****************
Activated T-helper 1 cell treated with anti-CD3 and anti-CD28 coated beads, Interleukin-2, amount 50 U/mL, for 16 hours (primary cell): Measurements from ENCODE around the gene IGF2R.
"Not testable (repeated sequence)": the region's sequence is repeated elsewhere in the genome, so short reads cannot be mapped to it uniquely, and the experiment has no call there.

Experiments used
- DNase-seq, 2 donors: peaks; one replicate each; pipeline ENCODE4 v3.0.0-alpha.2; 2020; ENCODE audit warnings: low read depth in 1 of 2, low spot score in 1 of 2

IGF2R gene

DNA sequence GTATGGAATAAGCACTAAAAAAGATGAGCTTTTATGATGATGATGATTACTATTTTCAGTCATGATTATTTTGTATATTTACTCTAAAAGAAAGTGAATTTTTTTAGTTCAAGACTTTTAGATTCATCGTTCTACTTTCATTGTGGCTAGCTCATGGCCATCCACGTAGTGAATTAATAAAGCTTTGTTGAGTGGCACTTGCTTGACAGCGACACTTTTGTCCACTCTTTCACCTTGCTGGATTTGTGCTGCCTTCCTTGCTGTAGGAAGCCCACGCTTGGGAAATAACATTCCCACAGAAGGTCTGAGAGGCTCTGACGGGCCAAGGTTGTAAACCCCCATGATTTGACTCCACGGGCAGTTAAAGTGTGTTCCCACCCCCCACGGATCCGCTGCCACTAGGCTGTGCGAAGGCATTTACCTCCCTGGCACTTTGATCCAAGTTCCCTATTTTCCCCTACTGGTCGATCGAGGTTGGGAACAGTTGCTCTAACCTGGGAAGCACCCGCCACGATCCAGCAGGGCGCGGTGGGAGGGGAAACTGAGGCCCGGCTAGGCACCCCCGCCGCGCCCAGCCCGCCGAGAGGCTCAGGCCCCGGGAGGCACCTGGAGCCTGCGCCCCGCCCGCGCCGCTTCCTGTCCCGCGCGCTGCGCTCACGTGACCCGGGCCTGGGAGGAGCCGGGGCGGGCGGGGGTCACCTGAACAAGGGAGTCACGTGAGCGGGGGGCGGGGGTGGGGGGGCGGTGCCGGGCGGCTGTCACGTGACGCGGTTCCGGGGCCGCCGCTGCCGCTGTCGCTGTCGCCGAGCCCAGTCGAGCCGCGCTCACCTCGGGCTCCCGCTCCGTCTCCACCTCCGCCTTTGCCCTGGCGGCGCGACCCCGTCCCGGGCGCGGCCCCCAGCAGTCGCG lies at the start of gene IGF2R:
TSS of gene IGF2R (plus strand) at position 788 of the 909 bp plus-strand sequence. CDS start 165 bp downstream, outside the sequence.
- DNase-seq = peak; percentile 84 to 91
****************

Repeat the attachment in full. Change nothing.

Activated T-helper 1 cell treated with anti-CD3 and anti-CD28 coated beads, Interleukin-2, amount 50 U/mL, for 16 hours (primary cell): Measurements from ENCODE around the gene IGF2R.
"Not testable (repeated sequence)": the region's sequence is repeated elsewhere in the genome, so short reads cannot be mapped to it uniquely, and the experiment has no call there.

Experiments used
- DNase-seq, 2 donors: peaks; one replicate each; pipeline ENCODE4 v3.0.0-alpha.2; 2020; ENCODE audit warnings: low read depth in 1 of 2, low spot score in 1 of 2

IGF2R gene

DNA sequence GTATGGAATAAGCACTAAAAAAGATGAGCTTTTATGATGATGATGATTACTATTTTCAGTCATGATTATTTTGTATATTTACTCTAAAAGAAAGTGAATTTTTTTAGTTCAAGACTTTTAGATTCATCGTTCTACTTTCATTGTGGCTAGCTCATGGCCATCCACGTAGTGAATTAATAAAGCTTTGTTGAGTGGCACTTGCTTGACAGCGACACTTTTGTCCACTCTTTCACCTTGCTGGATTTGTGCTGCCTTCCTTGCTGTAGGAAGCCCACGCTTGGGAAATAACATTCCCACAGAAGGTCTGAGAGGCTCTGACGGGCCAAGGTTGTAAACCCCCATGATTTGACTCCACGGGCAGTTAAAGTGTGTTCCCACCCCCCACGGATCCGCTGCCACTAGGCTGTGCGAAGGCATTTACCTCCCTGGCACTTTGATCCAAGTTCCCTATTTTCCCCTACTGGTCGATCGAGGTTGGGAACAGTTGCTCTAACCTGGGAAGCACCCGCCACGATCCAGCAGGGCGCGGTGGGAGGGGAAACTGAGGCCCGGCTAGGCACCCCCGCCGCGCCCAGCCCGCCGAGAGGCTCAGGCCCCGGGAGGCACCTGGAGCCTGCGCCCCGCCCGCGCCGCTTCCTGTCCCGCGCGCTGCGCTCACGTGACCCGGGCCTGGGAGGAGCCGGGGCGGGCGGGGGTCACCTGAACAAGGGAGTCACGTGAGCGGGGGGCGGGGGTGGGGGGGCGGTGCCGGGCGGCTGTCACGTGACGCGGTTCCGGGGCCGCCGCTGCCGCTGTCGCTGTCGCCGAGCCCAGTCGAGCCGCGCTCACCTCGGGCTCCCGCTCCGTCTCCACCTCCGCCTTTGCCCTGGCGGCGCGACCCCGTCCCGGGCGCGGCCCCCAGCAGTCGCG lies at the start of gene IGF2R:
TSS of gene IGF2R (plus strand) at position 788 of the 909 bp plus-strand sequence. CDS start 165 bp downstream, outside the sequence.
- DNase-seq = peak; percentile 84 to 91